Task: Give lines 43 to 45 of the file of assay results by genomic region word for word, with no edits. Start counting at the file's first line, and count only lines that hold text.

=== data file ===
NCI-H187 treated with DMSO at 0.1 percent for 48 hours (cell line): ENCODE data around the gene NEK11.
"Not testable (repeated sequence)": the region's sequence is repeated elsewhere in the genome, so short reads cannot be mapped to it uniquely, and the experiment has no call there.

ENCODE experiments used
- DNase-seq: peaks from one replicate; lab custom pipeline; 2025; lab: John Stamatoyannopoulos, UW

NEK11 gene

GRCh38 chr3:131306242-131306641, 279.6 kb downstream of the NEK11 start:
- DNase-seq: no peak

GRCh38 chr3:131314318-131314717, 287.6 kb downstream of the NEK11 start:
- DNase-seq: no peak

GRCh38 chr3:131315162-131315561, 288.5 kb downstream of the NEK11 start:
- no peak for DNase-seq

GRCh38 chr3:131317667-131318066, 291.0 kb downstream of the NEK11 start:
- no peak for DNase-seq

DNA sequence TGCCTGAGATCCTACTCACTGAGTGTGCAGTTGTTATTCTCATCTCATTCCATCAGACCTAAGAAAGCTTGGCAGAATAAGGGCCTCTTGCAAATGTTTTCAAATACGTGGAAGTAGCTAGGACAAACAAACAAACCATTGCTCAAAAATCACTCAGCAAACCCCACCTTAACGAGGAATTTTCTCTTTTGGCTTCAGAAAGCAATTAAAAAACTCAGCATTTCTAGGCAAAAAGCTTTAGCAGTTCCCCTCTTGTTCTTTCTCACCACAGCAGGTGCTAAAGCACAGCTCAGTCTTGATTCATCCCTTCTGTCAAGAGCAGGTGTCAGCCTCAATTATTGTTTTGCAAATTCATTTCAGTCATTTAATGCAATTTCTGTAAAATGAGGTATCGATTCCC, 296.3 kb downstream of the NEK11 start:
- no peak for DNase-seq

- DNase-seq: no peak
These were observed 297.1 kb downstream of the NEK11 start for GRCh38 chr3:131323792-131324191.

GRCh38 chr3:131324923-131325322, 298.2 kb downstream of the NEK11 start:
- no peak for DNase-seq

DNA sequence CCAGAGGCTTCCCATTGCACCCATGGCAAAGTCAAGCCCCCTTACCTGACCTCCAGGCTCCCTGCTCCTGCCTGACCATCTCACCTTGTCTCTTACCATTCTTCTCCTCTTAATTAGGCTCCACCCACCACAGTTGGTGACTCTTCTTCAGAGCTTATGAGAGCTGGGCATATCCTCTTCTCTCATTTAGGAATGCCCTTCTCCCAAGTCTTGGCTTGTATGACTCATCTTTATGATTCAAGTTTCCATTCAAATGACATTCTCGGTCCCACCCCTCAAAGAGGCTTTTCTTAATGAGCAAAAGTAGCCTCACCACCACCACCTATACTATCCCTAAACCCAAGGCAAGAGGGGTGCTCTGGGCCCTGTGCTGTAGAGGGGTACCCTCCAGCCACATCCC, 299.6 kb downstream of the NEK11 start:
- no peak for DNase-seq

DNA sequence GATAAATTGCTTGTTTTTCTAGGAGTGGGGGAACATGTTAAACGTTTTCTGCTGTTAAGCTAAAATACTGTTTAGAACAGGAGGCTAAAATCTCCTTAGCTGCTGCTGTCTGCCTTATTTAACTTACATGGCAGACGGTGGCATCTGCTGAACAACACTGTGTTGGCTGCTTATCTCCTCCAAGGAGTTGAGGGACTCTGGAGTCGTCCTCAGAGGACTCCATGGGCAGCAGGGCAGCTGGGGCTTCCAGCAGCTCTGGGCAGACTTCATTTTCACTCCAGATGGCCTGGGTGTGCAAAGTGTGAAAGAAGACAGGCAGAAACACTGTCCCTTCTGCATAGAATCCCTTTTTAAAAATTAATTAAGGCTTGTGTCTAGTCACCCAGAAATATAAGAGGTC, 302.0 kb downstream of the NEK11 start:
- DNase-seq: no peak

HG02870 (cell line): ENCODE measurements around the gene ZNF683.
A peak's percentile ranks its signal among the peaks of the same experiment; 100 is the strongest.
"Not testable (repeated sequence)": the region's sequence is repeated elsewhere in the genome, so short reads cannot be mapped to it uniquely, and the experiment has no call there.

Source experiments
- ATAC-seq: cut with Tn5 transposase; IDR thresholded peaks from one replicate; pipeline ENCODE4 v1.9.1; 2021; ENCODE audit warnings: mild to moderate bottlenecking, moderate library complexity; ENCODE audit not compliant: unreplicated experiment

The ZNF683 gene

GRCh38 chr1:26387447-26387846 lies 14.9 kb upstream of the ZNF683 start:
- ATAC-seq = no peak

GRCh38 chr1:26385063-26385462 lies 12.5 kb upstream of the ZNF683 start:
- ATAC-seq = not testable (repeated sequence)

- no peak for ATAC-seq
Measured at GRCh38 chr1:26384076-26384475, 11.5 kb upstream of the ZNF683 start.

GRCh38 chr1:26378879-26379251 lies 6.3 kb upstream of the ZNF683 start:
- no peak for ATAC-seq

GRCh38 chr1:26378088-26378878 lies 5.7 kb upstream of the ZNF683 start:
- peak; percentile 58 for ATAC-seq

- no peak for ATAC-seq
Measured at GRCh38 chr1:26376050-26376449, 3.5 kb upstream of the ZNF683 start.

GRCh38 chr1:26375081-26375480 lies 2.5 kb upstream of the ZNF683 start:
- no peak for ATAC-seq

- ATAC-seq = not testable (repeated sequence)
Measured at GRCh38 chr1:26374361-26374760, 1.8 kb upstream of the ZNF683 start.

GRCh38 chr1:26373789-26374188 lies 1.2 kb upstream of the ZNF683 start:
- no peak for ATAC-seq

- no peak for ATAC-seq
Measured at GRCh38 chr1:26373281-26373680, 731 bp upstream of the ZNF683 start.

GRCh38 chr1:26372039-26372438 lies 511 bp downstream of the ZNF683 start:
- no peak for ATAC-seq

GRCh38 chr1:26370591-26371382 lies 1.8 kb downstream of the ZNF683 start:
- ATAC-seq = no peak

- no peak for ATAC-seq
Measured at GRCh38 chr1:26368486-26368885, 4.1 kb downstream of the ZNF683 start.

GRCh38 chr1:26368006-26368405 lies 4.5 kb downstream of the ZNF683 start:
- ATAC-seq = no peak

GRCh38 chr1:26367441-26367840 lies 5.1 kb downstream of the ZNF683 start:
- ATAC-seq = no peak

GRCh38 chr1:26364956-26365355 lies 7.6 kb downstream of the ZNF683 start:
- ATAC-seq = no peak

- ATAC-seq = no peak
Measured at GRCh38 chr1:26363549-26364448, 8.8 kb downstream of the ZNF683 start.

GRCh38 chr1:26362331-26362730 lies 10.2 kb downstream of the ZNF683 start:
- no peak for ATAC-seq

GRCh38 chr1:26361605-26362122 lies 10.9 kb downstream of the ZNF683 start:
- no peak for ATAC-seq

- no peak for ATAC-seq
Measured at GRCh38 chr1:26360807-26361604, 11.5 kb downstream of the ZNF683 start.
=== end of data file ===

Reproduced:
- no peak for ATAC-seq

- ATAC-seq = not testable (repeated sequence)
Measured at GRCh38 chr1:26374361-26374760, 1.8 kb upstream of the ZNF683 start.